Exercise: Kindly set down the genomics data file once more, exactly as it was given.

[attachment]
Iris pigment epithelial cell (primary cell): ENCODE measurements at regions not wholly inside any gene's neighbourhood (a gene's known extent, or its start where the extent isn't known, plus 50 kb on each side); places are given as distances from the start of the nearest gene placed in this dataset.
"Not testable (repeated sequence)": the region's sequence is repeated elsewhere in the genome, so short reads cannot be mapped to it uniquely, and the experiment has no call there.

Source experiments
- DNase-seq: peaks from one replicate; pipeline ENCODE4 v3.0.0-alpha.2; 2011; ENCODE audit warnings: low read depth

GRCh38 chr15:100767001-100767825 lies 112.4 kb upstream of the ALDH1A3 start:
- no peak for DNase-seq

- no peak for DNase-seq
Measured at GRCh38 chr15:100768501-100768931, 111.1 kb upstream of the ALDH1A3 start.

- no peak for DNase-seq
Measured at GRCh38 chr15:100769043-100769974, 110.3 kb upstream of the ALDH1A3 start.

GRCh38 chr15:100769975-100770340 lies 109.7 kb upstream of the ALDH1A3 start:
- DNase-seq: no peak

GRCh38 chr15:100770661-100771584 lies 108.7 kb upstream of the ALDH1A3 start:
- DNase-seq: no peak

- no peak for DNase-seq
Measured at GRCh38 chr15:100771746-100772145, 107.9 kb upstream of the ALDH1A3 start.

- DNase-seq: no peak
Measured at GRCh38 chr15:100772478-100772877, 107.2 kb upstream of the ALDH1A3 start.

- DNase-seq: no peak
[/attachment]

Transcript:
Iris pigment epithelial cell (primary cell): ENCODE measurements at regions not wholly inside any gene's neighbourhood (a gene's known extent, or its start where the extent isn't known, plus 50 kb on each side); places are given as distances from the start of the nearest gene placed in this dataset.
"Not testable (repeated sequence)": the region's sequence is repeated elsewhere in the genome, so short reads cannot be mapped to it uniquely, and the experiment has no call there.

Source experiments
- DNase-seq: peaks from one replicate; pipeline ENCODE4 v3.0.0-alpha.2; 2011; ENCODE audit warnings: low read depth

GRCh38 chr15:100767001-100767825 lies 112.4 kb upstream of the ALDH1A3 start:
- no peak for DNase-seq

- no peak for DNase-seq
Measured at GRCh38 chr15:100768501-100768931, 111.1 kb upstream of the ALDH1A3 start.

- no peak for DNase-seq
Measured at GRCh38 chr15:100769043-100769974, 110.3 kb upstream of the ALDH1A3 start.

GRCh38 chr15:100769975-100770340 lies 109.7 kb upstream of the ALDH1A3 start:
- DNase-seq: no peak

GRCh38 chr15:100770661-100771584 lies 108.7 kb upstream of the ALDH1A3 start:
- DNase-seq: no peak

- no peak for DNase-seq
Measured at GRCh38 chr15:100771746-100772145, 107.9 kb upstream of the ALDH1A3 start.

- DNase-seq: no peak
Measured at GRCh38 chr15:100772478-100772877, 107.2 kb upstream of the ALDH1A3 start.

- DNase-seq: no peak